The Second-Generation Range Rover Evoque
Robb Report Singapore|September 2019
The Second-Generation Range Rover Evoque
The second-generation Evoque gains quality, features and style, but the incisive drive that so defined its predecessor is somewhat lacking.

When the Range Rover Evoque made its debut in LRX concept form 11 years ago, the world was a very different place. For starters, it didn’t have the proliferation of crossovers that we now see today.

And while it’s overstating things a bit to say that the Evoque – which made its full production debut in 2011 – was solely responsible for that, you can’t deny that it was a catalyst in that evolutionary explosion and the standard by which the genre would come to be judged.

Not too shabby, since prior to the LRX concept and Evoque, ‘stylish’ was not a word you’d utter in the same sentence as ‘Range Rover’.

These days, there are sporty-looking mid-sized SUVs from just about any manufacturer you care to name. Which makes the task of the second-generation Evoque all the more onerous. Not only will it have to surpass its predecessor, it will have to do so against cars from manufacturers far larger than the comparatively small Jaguar Land Rover Group.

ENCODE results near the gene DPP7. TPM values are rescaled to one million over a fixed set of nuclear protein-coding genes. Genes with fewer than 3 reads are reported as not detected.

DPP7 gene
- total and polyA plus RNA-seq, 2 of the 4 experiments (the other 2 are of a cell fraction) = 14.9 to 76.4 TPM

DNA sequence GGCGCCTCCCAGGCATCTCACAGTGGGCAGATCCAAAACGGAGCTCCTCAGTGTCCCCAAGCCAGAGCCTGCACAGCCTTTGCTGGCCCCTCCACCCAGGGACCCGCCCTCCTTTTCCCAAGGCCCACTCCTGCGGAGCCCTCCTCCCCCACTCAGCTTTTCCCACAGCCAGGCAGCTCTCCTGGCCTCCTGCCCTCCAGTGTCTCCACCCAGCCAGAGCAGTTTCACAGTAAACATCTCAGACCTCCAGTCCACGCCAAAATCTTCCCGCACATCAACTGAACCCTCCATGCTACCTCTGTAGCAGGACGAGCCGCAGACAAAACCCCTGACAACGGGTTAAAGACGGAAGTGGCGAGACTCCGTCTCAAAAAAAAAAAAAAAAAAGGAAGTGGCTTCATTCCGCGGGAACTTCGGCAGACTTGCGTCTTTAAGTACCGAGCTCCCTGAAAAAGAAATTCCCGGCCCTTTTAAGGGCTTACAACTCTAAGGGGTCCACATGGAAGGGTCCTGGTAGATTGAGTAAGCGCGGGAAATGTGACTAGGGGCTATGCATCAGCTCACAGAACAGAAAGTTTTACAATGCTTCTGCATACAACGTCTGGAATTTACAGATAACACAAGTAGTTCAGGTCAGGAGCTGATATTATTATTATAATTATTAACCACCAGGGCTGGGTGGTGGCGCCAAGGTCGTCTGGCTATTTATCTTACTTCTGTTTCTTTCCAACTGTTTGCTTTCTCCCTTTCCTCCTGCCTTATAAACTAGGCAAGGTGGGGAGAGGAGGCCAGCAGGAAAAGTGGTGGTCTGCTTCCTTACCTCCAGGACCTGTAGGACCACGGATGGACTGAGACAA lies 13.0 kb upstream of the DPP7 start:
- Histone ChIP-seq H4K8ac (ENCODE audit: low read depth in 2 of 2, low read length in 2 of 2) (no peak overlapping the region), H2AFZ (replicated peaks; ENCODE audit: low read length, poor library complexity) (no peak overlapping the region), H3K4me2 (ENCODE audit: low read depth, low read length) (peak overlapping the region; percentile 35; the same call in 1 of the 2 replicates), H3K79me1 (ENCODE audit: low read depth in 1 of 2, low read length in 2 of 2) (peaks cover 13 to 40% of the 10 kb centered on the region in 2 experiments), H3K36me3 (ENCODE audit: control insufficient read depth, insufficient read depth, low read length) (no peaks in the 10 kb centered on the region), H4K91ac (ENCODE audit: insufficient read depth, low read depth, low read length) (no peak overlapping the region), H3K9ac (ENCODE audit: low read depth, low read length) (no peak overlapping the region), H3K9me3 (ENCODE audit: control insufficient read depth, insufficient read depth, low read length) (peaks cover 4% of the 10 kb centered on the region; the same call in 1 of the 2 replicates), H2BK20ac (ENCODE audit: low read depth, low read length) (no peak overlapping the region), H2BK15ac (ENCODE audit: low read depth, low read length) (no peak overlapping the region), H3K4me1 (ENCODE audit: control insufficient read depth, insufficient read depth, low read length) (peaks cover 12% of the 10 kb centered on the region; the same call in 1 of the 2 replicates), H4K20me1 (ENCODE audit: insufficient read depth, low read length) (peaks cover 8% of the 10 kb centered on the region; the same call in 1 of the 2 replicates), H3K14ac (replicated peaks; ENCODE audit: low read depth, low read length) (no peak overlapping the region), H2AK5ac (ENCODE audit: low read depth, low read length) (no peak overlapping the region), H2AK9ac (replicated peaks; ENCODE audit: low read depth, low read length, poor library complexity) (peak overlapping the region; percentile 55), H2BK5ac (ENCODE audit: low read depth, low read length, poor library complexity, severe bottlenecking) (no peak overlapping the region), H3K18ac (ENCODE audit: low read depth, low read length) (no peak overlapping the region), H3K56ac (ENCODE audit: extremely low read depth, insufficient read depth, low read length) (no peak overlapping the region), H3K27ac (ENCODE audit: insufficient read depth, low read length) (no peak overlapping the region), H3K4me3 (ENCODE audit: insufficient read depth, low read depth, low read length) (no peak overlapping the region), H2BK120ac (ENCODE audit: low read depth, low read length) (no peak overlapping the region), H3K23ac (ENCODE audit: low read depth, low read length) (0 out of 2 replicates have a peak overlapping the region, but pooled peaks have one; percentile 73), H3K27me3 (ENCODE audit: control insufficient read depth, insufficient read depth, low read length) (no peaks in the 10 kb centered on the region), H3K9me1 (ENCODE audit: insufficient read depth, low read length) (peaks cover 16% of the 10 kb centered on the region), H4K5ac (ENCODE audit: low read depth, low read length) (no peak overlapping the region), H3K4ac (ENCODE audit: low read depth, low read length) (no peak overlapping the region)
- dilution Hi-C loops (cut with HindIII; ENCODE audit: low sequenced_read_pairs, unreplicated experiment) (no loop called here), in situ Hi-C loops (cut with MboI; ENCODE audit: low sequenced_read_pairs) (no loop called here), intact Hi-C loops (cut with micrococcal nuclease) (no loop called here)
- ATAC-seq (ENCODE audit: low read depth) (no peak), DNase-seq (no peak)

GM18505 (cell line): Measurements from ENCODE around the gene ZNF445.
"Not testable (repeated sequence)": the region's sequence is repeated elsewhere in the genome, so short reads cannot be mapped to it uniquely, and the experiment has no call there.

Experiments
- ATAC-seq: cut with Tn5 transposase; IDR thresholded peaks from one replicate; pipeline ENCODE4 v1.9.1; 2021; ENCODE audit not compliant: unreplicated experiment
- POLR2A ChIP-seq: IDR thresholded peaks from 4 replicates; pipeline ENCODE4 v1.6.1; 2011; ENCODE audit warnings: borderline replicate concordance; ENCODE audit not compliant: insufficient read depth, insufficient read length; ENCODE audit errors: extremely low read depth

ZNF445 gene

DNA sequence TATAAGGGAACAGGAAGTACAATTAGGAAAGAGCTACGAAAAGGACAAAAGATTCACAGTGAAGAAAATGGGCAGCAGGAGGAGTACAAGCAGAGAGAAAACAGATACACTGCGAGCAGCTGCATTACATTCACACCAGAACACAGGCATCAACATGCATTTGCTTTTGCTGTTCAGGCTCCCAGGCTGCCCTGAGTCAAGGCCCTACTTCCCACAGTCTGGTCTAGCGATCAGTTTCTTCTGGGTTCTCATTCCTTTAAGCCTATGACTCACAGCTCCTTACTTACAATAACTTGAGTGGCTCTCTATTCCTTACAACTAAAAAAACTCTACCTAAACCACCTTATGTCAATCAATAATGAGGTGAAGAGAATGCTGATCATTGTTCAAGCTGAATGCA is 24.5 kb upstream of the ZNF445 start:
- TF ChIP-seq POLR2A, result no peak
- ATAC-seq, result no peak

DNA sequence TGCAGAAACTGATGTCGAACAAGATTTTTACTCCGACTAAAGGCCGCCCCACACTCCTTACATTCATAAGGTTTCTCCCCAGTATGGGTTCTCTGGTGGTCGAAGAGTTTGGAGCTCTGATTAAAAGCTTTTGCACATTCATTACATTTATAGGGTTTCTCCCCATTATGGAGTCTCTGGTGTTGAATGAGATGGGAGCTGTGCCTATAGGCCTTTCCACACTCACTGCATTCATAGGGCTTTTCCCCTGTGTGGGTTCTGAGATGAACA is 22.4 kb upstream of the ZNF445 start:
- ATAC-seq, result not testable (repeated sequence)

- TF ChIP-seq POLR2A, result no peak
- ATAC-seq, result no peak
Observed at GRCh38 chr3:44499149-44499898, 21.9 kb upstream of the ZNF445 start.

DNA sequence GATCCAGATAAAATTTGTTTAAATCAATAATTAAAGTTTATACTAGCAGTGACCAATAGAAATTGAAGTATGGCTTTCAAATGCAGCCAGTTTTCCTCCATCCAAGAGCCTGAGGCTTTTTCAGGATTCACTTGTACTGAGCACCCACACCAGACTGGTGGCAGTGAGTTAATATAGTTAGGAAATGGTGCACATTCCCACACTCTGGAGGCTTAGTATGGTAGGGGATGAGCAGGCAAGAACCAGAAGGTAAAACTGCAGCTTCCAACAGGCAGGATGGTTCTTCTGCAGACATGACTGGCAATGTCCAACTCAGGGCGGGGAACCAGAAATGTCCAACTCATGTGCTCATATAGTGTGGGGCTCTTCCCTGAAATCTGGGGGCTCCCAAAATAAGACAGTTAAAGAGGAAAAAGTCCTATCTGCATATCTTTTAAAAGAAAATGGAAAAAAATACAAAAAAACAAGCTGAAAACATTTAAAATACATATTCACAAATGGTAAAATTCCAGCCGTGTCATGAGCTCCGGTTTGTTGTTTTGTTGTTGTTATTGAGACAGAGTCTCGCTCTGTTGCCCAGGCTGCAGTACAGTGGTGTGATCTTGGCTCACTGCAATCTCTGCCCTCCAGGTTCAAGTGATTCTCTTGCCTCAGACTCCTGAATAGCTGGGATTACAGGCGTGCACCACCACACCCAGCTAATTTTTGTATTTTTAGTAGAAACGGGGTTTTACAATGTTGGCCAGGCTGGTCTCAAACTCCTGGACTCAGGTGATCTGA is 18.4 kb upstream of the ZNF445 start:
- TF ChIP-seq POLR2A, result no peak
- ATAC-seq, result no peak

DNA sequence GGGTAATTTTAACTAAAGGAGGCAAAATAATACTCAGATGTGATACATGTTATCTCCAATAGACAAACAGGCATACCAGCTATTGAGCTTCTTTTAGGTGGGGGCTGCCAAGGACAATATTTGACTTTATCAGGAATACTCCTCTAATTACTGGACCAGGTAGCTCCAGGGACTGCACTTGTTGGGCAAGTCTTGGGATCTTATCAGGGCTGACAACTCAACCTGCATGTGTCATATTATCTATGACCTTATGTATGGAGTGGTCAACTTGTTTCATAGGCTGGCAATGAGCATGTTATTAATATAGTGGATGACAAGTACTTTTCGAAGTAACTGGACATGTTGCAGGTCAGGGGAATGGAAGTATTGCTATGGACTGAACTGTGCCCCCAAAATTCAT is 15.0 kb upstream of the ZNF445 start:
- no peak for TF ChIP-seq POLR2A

So, the strides gained by the new Evoque over its predecessor only seem all the more impressive. Its sheetmetal, to these untrained eyes at least, looks better pressed, the creases more precise and the curves less crude.

Copper-coloured accents dot the exterior (though that’s only something you get by paying for First Edition models) and the new Evoque also now features door handles that retract flush with the body when the vehicle is in motion. A pretty slick touch that made its debut on the Velar.

Speaking of the Velar, the new Evoque looks more blocky and muscular against its predecessor. The net effect is to make it look like a junior version of the Velar than a ‘true’ compact SUV. It’s surprising how much more presence the car now has, since the new Evoque is just a millimetre longer overall, though its wheelbase has grown by a whopping 21mm.

It’s also pretty telling that the new Evoque is launching with just one body style: a five-door. Contrast that with the previous Evoque, which had three-door body styles, in both hardtop and convertible forms. So, I’d probably be on the money in saying that the new Evoque has grown up.


You can read up to 3 premium stories before you subscribe to Magzter GOLD

Log in, if you are already a subscriber


Get unlimited access to thousands of curated premium stories, newspapers and 5,000+ magazines


September 2019